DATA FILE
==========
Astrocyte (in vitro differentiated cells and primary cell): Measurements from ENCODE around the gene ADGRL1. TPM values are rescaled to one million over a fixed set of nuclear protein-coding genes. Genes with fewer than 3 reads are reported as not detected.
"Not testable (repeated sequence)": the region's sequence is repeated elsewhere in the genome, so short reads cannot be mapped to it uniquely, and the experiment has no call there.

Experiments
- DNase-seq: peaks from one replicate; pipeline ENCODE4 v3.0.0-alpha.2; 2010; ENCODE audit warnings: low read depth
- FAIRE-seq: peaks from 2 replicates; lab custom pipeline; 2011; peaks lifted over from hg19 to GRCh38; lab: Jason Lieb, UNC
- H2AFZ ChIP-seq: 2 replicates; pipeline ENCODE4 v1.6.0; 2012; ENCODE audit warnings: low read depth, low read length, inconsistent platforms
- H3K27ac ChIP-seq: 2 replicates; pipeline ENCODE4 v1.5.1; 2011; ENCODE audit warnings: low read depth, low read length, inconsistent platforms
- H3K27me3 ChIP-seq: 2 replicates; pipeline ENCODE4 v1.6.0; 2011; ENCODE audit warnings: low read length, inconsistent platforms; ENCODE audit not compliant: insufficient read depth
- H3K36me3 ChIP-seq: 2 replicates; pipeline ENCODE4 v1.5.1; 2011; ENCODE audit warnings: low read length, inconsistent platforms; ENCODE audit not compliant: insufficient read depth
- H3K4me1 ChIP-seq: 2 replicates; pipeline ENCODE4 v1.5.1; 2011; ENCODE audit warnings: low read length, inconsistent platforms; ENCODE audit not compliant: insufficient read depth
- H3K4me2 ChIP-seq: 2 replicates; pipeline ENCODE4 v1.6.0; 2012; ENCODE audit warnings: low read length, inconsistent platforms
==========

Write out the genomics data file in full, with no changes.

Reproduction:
Astrocyte (in vitro differentiated cells and primary cell): Measurements from ENCODE around the gene ADGRL1. TPM values are rescaled to one million over a fixed set of nuclear protein-coding genes. Genes with fewer than 3 reads are reported as not detected.
"Not testable (repeated sequence)": the region's sequence is repeated elsewhere in the genome, so short reads cannot be mapped to it uniquely, and the experiment has no call there.

Experiments
- DNase-seq: peaks from one replicate; pipeline ENCODE4 v3.0.0-alpha.2; 2010; ENCODE audit warnings: low read depth
- FAIRE-seq: peaks from 2 replicates; lab custom pipeline; 2011; peaks lifted over from hg19 to GRCh38; lab: Jason Lieb, UNC
- H2AFZ ChIP-seq: 2 replicates; pipeline ENCODE4 v1.6.0; 2012; ENCODE audit warnings: low read depth, low read length, inconsistent platforms
- H3K27ac ChIP-seq: 2 replicates; pipeline ENCODE4 v1.5.1; 2011; ENCODE audit warnings: low read depth, low read length, inconsistent platforms
- H3K27me3 ChIP-seq: 2 replicates; pipeline ENCODE4 v1.6.0; 2011; ENCODE audit warnings: low read length, inconsistent platforms; ENCODE audit not compliant: insufficient read depth
- H3K36me3 ChIP-seq: 2 replicates; pipeline ENCODE4 v1.5.1; 2011; ENCODE audit warnings: low read length, inconsistent platforms; ENCODE audit not compliant: insufficient read depth
- H3K4me1 ChIP-seq: 2 replicates; pipeline ENCODE4 v1.5.1; 2011; ENCODE audit warnings: low read length, inconsistent platforms; ENCODE audit not compliant: insufficient read depth
- H3K4me2 ChIP-seq: 2 replicates; pipeline ENCODE4 v1.6.0; 2012; ENCODE audit warnings: low read length, inconsistent platforms